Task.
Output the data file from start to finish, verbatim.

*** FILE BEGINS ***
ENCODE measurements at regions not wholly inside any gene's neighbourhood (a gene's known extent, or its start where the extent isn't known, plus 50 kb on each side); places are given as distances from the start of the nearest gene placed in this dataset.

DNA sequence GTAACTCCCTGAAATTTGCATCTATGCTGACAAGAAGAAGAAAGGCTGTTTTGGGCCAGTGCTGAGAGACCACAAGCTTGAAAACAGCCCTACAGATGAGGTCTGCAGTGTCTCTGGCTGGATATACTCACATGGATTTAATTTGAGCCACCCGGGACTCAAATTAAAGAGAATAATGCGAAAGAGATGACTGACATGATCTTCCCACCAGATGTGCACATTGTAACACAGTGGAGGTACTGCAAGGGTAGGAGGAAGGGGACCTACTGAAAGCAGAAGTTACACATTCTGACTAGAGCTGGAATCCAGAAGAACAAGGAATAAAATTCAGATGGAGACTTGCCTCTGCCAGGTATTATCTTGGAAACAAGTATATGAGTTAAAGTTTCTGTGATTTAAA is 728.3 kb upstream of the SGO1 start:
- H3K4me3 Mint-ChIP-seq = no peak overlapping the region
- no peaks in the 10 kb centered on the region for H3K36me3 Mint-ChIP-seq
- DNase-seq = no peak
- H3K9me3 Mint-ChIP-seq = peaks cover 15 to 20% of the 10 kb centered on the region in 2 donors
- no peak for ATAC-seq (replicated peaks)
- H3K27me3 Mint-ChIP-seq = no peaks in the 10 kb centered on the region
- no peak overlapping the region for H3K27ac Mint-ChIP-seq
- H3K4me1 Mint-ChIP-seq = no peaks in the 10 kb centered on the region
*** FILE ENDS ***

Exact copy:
ENCODE measurements at regions not wholly inside any gene's neighbourhood (a gene's known extent, or its start where the extent isn't known, plus 50 kb on each side); places are given as distances from the start of the nearest gene placed in this dataset.

DNA sequence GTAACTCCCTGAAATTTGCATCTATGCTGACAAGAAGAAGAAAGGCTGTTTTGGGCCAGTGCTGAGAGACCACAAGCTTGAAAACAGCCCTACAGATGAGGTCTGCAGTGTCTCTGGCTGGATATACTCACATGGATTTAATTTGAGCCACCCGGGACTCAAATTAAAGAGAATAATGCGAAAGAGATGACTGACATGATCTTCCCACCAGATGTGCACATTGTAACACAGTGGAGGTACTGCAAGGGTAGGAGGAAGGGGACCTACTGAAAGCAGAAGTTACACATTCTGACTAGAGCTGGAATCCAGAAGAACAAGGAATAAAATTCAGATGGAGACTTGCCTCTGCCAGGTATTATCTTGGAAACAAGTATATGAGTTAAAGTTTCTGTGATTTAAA is 728.3 kb upstream of the SGO1 start:
- H3K4me3 Mint-ChIP-seq = no peak overlapping the region
- no peaks in the 10 kb centered on the region for H3K36me3 Mint-ChIP-seq
- DNase-seq = no peak
- H3K9me3 Mint-ChIP-seq = peaks cover 15 to 20% of the 10 kb centered on the region in 2 donors
- no peak for ATAC-seq (replicated peaks)
- H3K27me3 Mint-ChIP-seq = no peaks in the 10 kb centered on the region
- no peak overlapping the region for H3K27ac Mint-ChIP-seq
- H3K4me1 Mint-ChIP-seq = no peaks in the 10 kb centered on the region